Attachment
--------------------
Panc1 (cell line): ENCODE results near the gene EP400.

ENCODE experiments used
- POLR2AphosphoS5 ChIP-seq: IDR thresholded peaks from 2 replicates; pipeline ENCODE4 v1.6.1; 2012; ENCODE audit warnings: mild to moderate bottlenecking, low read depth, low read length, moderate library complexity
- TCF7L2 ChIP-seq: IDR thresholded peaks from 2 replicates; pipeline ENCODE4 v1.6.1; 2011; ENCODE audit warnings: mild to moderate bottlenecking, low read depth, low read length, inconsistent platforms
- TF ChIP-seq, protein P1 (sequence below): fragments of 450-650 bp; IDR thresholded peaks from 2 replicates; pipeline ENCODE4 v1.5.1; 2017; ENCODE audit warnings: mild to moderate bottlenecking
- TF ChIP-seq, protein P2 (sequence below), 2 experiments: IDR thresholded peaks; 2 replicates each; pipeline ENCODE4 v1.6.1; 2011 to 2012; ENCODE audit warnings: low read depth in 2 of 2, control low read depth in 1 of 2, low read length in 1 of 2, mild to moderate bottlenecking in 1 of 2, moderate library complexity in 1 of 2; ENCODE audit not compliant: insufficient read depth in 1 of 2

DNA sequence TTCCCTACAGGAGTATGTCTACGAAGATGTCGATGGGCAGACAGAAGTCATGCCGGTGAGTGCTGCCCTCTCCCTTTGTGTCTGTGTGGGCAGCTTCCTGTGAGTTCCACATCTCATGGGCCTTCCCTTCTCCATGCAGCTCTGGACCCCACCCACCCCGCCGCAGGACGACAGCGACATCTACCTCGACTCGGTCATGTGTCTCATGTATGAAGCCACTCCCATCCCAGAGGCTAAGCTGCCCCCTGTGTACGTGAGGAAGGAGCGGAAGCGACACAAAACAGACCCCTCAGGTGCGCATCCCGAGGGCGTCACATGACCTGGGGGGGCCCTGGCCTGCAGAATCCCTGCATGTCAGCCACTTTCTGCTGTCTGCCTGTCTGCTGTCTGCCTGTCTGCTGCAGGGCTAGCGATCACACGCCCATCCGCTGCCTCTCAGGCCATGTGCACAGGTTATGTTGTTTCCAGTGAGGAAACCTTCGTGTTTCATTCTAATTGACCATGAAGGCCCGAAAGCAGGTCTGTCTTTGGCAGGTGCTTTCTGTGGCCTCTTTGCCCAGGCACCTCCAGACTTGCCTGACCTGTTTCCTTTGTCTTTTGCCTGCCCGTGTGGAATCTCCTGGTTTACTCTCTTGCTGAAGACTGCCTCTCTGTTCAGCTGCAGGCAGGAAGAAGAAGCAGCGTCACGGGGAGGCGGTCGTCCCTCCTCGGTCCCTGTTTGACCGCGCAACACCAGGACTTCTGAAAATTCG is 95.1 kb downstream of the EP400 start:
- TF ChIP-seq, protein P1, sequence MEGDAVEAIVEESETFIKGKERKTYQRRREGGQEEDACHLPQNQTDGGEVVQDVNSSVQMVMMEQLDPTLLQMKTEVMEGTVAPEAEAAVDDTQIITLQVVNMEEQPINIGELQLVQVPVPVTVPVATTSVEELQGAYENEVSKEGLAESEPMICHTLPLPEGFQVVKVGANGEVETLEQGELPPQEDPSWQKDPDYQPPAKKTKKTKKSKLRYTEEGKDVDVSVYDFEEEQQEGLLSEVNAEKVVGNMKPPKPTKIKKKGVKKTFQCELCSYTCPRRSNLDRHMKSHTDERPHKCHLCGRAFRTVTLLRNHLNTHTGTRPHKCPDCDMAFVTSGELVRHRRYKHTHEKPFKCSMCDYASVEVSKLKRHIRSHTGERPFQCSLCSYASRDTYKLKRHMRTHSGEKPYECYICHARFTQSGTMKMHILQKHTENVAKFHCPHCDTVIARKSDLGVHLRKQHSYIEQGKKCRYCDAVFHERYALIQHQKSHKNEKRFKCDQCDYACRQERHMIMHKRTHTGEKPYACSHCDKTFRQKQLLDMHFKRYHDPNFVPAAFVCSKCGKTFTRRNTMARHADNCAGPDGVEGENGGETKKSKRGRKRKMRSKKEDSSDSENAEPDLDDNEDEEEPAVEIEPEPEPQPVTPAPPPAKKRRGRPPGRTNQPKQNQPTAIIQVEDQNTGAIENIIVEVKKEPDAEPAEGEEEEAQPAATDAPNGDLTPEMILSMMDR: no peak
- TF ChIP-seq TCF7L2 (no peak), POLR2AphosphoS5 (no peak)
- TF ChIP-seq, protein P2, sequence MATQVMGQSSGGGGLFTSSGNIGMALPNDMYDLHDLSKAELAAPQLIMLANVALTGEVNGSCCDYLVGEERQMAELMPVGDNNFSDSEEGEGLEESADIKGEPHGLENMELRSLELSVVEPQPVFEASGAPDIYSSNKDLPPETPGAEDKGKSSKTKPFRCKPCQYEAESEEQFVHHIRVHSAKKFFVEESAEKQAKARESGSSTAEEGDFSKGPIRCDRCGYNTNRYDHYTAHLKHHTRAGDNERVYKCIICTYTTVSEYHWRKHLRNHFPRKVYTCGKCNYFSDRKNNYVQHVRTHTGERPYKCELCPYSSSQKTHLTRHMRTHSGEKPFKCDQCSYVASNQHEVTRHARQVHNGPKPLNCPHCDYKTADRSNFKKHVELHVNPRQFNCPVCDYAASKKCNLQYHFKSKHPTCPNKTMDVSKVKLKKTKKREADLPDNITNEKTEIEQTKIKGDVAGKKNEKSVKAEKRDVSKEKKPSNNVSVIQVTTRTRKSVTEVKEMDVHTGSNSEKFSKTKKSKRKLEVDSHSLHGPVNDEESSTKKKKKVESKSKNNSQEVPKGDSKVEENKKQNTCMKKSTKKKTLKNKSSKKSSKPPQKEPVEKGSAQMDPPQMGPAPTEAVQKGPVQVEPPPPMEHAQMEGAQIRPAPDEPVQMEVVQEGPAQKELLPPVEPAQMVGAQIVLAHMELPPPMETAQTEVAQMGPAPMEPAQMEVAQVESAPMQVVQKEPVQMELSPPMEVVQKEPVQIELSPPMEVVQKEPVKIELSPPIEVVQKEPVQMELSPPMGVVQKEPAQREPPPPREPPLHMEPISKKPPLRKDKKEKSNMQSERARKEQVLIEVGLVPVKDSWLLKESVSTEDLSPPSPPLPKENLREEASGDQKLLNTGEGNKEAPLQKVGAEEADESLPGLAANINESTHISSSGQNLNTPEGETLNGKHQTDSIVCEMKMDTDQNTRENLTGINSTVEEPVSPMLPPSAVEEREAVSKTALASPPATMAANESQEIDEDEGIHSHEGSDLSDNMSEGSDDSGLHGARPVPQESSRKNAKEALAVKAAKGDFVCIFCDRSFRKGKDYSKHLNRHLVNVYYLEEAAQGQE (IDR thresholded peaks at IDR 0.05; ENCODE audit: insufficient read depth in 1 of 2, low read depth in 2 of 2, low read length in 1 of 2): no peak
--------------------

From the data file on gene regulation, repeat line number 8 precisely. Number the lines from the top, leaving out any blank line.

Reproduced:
- TF ChIP-seq, protein P1, sequence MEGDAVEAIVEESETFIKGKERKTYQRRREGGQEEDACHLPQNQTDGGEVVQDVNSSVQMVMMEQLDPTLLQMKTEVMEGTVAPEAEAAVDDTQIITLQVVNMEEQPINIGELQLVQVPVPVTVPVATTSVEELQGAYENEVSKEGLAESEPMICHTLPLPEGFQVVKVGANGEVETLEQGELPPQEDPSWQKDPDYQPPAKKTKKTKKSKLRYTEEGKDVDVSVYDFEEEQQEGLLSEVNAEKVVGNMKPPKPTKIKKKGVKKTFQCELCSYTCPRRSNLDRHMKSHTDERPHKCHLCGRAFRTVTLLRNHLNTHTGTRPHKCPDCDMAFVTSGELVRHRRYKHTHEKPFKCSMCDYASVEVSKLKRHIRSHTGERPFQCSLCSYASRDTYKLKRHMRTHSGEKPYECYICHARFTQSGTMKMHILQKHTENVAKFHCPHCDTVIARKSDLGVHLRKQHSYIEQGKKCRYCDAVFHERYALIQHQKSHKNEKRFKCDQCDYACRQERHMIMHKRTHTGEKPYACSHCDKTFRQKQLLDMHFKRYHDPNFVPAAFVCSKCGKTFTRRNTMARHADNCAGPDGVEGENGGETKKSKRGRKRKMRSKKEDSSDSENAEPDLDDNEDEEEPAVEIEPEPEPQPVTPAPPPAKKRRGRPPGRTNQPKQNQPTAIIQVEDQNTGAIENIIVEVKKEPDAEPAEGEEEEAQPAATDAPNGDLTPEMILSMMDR: no peak